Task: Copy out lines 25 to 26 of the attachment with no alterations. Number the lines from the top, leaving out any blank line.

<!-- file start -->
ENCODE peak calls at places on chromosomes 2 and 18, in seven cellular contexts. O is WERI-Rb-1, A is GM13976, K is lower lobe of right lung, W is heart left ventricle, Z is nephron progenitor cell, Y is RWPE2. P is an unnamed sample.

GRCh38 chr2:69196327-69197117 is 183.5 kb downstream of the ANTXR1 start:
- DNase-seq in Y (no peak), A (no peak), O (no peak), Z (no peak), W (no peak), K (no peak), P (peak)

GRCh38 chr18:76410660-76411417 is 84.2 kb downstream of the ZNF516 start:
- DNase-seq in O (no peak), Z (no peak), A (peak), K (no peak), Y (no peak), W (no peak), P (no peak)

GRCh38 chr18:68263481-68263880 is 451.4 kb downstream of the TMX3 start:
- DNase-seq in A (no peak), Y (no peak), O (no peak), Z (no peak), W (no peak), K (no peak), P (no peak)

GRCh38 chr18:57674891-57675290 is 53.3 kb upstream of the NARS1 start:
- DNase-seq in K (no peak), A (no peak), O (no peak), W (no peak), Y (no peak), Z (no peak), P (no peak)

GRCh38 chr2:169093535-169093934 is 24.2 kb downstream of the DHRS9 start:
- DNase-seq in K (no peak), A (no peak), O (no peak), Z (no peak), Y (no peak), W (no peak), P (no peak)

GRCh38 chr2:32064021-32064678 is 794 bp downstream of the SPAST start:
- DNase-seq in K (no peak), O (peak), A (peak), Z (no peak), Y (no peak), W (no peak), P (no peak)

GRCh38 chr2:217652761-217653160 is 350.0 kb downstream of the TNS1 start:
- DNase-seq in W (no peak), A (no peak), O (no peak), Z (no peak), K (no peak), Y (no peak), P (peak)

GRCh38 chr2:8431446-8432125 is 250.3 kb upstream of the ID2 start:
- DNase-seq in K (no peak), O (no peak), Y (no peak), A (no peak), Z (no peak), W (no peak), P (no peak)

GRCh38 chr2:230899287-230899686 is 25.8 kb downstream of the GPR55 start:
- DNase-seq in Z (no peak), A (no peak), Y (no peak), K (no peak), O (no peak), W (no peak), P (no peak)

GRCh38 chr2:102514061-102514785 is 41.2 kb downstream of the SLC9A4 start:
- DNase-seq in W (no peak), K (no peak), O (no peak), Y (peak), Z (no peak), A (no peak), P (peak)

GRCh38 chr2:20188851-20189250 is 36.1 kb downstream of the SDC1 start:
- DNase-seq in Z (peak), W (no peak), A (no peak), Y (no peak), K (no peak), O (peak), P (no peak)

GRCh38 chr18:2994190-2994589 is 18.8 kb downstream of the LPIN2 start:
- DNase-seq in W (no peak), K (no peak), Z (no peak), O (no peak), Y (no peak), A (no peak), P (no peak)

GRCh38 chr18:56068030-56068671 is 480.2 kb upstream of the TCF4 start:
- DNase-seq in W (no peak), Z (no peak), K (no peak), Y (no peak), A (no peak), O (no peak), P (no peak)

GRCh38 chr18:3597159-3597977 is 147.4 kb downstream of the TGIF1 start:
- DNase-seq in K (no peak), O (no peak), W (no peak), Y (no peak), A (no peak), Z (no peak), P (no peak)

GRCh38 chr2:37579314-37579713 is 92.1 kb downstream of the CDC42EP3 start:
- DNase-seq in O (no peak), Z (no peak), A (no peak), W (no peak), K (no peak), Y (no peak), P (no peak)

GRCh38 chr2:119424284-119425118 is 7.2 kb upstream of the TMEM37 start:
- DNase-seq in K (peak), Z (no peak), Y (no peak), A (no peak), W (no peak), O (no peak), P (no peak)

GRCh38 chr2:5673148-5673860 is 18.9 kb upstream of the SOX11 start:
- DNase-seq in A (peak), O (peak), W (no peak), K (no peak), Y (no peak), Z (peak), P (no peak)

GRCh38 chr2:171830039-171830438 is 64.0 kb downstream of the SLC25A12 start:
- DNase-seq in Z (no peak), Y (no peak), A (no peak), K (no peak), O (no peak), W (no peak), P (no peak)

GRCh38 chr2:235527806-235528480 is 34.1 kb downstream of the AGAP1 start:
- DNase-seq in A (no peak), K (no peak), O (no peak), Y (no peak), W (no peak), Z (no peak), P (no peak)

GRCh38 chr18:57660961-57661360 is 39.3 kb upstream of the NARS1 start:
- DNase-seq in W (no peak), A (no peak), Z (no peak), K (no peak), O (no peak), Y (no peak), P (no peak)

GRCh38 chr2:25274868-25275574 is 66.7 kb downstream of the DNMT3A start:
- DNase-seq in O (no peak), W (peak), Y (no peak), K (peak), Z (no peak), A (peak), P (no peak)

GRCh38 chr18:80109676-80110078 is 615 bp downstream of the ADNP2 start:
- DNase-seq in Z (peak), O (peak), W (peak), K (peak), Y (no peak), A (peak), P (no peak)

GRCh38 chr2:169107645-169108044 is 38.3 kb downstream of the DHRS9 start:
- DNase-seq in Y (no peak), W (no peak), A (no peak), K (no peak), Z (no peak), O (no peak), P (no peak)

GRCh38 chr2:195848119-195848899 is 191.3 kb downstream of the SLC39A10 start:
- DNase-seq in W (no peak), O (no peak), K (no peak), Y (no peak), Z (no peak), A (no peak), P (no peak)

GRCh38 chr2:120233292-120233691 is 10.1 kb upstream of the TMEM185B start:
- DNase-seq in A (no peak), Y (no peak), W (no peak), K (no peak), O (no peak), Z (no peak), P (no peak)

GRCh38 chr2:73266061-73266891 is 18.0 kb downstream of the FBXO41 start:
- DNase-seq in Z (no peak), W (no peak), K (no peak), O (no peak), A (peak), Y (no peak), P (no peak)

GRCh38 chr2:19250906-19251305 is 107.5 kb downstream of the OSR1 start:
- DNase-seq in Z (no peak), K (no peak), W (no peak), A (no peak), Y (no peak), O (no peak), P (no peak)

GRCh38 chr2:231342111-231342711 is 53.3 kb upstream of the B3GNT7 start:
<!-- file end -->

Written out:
- DNase-seq in W (no peak), K (no peak), Z (no peak), O (no peak), Y (no peak), A (no peak), P (no peak)

GRCh38 chr18:56068030-56068671 is 480.2 kb upstream of the TCF4 start: